ber of people before the study. This will allow modification of  The size of the group
any badly worded or confusing questions and improve the  The level of discussion you want
validity of the process [8].  The participant’s (and researcher’s) availability
There are generally three types of questions that are asked
in an interview [22]. For in-depth face-to-face phenomenological interviewing, it
is important to try to understand the participant’s life
experience and how it relates to the phenomenon being
1. Main interview questions: These focus on the primary
studied. A single interview is often not sufficient. Multiple
objectives of the study and there are usually four or
interviews (with the same interviewer) can allow for increased
five of them. After the preamble, the interview questions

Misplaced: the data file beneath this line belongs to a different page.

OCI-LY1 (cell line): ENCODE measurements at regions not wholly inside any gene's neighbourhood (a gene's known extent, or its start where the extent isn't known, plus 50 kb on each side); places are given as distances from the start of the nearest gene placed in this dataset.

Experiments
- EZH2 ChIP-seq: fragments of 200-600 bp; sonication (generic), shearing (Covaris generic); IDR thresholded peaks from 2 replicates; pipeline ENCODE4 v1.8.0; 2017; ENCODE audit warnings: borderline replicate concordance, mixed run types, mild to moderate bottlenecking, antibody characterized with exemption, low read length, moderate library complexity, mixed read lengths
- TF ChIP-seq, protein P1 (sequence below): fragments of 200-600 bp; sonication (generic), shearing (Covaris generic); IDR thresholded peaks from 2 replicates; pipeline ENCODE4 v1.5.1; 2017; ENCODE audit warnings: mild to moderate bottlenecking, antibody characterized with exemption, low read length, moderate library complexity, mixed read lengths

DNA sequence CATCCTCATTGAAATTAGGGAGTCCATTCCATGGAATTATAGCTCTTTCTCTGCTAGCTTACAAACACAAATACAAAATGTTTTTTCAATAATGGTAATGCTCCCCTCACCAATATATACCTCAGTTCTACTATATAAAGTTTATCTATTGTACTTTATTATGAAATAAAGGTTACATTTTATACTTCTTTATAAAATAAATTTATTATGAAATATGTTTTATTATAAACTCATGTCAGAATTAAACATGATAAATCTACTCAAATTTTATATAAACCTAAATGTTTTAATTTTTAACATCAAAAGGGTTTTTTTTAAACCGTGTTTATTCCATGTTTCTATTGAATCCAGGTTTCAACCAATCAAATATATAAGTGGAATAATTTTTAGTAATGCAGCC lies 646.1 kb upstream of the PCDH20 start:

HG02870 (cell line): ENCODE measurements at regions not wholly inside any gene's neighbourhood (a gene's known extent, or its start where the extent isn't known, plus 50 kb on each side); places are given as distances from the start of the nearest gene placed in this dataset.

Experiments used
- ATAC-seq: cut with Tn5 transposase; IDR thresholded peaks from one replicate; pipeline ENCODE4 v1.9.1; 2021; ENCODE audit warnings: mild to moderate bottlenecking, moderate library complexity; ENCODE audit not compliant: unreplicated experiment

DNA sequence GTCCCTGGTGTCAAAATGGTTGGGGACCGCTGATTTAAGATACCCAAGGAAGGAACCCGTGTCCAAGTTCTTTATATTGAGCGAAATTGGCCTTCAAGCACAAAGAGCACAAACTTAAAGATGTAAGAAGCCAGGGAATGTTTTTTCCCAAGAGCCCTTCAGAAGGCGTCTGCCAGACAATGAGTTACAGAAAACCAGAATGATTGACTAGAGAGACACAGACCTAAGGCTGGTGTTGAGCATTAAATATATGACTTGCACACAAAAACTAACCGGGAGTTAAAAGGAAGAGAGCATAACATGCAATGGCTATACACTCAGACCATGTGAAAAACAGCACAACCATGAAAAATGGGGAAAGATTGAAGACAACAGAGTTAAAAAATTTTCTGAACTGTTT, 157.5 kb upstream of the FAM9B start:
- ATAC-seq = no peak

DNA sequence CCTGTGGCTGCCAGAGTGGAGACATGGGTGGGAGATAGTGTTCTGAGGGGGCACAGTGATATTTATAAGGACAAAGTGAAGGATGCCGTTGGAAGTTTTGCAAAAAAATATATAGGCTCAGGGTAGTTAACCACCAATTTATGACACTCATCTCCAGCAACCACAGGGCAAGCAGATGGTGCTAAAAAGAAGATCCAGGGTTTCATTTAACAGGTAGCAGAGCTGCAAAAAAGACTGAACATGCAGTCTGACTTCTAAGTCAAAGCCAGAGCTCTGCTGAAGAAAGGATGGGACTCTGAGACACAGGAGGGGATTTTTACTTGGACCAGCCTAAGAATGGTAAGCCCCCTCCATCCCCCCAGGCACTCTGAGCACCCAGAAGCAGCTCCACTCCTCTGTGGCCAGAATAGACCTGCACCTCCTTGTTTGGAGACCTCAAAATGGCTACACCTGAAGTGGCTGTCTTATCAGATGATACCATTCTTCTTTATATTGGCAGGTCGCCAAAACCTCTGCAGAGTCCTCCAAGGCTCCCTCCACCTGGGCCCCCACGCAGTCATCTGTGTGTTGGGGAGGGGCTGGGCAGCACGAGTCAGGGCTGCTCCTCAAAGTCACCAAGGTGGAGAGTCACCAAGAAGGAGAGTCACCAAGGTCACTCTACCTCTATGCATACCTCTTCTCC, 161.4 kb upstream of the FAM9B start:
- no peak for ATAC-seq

methodological rigor, as the researcher engages and connects
will be asked directly, before doing anything else to
with the participant for a longer time allowing a deeper
encourage a response.
relationship to develop. More than one interview will also pro-
2. Planned follow-up questions or probes: These are the
vide opportunities for the interviewer to confirm, clarify, and
questions that make an interview question more specific
build on information given in previous interviews [23]. Seid-
and help direct the participant to the central issues of
man recommends a series of three interviews as optimal [8].
the study.
3. Spontaneous follow-up questions: These are the ques- 6. The preamble
tions that the interviewer will ask after listening to the
It is usual to begin an interview with a brief introduction and
first responses to a question to help encourage the par-
an explanation of the research study as part of the informed
ticipant to say more. Frequent and thoughtful spontane-
consent process. The researcher should touch on the research
ous follow-up questions add richness and validity to the
procedure and explain how the results will eventually be dis-
data because they help clarify the meaning of the issue